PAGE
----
Other types of laws have instituted gender-neutral classifications, such as “x” or other categories, on official state documents. While some have celebrated the proliferation of administrative sex/gender classifications as “friendlier” versions of state authority, these additions have not necessarily deterred such a gaze.
This is one of the many reasons why some activists propose taking “sex” (and “gender”) off the table as ostensibly “vital” information for state surveillance. Troubling histories and contemporary accounts of state classification systems and their effects on racialized, sexualized, gendered, disability-related and citizenship-based marginalization suggest that less surveillance might be preferable to “better” surveillance.
The Existence of Trans People Is Not Up for Debate
Despite the objections of the Trump/Pence administration, it should be clear that the existence of trans people is not up for debate. But in taking action to fight this latest development, it is important to recall that this struggle is not only about the existence of trans people. Rather, the administration’s recent gesture is part of a much broader totalitarian agenda to weaponize immigration, labor, economic, reproductive, and policing and incarceration policies that broadly target people of color, poor people and immigrants (to name just a few). While such sweeping moves are hardly out of step with the stated aims of this administration, Brett Kavanaugh’s recent confirmation only emphasizes the starkness of this consolidation of power.
In addition, it’s important to stay alert to the subtleties of how “science” — in rather mystified ways — travels in all of these debates. This isn’t just about fact and falsehood. Rather, it’s about how scientific practices, shaped as they are by culture and politics, move in all sorts of unpredictable ways. Without attending carefully to the particularities of these circulations, it’s possible to become carelessly reductive about what sciences “tell us.” As sociologists Laura Mamo and Jennifer Fishman assert, it is justice—not just ethics—that can and must guide responsible and accountable scientific practice. And as sociologist Ruha Benjamin suggests, a collective “conscientious objection” to unethical forms of scientific inquiry and practice can help light a path to justice-oriented science.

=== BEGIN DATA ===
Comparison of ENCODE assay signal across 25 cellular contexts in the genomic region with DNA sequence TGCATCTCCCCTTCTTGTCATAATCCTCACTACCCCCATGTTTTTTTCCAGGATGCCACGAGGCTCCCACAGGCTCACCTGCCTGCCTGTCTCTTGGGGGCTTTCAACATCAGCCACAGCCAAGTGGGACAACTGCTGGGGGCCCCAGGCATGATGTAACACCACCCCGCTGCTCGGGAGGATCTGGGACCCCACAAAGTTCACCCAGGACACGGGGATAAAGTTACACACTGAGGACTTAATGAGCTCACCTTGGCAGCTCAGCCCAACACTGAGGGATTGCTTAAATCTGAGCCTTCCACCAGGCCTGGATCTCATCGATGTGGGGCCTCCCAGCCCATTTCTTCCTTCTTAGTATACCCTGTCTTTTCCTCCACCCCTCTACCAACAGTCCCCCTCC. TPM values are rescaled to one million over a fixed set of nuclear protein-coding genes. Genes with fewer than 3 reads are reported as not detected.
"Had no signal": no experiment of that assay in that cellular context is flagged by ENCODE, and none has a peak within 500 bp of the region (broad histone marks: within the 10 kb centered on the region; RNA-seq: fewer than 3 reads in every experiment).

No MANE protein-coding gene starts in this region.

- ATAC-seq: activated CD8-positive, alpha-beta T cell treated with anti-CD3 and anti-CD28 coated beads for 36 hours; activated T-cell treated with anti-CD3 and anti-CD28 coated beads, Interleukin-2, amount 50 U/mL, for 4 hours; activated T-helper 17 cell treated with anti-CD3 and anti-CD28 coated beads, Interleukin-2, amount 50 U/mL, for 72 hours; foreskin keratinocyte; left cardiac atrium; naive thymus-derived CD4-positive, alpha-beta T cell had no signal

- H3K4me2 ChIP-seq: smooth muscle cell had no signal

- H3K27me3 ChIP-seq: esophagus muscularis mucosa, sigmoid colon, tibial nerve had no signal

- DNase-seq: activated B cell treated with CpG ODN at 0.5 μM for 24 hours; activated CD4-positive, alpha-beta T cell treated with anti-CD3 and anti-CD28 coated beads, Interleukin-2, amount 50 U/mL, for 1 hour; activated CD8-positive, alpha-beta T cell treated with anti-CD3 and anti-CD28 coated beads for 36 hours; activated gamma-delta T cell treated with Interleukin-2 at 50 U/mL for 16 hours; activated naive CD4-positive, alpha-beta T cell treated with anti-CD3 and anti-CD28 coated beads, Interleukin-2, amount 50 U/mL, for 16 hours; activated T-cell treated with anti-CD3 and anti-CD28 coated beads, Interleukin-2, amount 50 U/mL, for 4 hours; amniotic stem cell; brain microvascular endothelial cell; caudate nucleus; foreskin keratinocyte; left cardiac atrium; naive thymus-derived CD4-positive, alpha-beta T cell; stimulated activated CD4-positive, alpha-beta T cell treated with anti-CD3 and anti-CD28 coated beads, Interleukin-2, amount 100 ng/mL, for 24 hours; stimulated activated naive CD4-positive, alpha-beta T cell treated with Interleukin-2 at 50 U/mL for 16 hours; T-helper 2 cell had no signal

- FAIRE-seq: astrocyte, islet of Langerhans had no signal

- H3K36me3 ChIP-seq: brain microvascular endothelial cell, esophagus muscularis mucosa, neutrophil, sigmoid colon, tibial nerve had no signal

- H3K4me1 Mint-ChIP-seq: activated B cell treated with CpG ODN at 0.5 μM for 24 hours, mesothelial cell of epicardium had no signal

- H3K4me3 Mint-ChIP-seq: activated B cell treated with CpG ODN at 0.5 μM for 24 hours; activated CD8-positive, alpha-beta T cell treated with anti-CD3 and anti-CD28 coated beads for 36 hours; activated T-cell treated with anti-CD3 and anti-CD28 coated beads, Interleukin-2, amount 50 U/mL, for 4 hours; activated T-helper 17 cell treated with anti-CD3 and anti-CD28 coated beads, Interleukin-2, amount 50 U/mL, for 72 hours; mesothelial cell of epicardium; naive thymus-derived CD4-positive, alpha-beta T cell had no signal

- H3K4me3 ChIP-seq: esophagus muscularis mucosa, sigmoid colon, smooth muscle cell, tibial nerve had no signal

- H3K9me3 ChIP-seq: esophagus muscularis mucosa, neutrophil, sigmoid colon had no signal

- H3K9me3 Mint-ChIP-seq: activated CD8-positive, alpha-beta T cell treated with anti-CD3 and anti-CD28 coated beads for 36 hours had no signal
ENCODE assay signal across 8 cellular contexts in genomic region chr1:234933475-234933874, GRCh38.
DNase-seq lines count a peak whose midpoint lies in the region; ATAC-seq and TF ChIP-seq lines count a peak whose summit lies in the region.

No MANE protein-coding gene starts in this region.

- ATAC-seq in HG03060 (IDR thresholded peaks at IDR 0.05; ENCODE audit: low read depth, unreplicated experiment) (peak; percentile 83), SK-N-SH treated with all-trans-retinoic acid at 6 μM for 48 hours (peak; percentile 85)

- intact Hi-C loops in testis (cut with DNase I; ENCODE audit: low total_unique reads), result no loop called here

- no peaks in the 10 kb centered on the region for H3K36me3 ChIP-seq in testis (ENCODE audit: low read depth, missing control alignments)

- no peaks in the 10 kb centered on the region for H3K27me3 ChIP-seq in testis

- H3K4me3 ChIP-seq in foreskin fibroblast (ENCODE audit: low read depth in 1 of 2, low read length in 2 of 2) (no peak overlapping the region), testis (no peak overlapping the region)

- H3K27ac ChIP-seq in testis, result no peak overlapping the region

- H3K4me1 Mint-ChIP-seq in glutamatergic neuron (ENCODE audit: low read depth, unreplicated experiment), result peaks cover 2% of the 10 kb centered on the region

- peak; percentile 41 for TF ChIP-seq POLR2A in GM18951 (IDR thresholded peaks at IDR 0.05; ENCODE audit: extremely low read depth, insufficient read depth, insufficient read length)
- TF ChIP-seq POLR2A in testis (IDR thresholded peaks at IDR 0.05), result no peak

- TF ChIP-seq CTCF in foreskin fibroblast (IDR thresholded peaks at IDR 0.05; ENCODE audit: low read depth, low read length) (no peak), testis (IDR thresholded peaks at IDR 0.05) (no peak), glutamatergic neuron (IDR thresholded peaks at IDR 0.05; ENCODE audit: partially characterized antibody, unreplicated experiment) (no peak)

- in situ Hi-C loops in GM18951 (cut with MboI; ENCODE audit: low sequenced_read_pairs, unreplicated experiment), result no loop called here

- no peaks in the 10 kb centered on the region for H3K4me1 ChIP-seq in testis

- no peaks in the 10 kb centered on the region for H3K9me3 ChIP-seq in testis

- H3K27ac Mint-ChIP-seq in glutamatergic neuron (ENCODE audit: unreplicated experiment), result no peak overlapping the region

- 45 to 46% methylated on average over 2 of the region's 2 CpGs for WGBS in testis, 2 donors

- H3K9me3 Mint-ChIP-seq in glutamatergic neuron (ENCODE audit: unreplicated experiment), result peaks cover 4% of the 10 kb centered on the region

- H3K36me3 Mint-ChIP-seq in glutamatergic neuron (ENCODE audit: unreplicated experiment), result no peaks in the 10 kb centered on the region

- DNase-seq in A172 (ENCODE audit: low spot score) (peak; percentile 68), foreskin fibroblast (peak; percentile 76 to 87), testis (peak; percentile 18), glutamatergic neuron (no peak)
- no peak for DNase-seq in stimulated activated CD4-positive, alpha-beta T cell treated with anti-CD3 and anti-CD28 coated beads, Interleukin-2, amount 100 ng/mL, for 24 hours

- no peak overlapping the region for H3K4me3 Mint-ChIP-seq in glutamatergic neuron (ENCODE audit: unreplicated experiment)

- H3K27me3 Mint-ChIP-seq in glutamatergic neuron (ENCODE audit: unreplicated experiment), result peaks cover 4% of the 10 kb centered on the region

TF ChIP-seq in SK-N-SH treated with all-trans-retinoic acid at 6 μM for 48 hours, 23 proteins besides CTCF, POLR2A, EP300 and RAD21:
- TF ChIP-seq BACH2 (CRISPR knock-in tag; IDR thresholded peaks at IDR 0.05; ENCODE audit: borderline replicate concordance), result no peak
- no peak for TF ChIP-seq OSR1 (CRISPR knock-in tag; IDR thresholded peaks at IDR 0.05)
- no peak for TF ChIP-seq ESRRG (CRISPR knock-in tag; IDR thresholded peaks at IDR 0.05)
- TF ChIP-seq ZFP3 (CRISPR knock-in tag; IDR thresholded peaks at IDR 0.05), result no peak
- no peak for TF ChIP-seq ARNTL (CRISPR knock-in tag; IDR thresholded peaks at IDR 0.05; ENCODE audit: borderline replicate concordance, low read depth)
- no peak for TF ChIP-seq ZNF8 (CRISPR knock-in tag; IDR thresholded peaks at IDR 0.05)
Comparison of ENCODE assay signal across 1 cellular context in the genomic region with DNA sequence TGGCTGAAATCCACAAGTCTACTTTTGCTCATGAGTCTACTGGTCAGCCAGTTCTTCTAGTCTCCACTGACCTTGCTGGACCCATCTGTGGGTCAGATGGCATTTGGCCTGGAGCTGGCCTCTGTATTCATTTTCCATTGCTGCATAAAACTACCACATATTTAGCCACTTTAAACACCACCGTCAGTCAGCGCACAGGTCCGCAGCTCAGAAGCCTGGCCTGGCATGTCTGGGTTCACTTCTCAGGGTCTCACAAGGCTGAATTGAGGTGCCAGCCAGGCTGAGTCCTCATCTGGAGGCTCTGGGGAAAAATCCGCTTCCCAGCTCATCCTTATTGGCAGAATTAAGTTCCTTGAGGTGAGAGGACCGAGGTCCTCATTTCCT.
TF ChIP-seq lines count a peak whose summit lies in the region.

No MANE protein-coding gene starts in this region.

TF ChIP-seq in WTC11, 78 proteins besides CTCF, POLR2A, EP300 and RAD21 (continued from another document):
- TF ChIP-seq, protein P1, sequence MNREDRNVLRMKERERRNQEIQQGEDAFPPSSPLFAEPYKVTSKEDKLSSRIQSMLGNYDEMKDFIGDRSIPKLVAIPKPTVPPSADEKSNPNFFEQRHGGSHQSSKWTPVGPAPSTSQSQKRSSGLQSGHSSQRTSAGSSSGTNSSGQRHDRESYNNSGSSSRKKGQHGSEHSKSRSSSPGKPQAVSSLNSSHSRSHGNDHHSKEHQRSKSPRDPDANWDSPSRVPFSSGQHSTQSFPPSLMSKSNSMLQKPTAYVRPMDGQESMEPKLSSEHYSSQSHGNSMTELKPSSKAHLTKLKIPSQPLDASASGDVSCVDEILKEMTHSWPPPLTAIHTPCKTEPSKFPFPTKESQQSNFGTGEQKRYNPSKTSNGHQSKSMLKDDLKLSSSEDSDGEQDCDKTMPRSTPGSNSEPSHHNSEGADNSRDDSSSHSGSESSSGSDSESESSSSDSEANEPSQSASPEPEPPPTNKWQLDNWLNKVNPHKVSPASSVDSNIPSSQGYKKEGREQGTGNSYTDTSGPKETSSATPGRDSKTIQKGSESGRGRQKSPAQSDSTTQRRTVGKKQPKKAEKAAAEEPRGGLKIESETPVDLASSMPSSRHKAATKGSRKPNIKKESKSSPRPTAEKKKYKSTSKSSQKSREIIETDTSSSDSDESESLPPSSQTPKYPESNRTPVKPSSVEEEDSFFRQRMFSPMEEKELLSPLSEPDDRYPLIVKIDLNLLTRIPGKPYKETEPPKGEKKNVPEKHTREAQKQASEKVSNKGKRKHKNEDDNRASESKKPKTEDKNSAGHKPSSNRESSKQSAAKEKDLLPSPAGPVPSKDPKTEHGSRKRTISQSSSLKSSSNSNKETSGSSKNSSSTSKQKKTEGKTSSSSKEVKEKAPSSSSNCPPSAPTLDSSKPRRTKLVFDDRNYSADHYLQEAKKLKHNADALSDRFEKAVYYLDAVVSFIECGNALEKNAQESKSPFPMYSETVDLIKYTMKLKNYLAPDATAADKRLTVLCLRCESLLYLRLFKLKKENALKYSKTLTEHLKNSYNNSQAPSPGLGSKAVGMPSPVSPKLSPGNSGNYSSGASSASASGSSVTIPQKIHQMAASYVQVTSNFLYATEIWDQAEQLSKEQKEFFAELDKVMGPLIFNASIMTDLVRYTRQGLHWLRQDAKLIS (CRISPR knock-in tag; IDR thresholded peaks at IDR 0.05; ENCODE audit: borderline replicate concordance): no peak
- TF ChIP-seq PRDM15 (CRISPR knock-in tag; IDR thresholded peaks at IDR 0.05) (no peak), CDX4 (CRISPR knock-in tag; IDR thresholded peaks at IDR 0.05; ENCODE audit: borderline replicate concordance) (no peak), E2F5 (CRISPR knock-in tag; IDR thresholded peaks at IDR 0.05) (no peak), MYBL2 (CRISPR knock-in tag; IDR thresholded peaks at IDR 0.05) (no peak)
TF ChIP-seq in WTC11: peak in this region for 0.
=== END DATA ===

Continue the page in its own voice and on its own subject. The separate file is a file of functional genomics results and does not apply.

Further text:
Collective action is the object lesson here, on many levels. As Dean Spade writes, “this is the moment to turn our fear and rage into immediate action to support the survival of everyone in our communities—including trans people—whose existence is threatened.” This memo and its potential implications are broader than they might appear at first glance. Our response ought to be at least as broad in its demands for different modes of mutual care and collective power.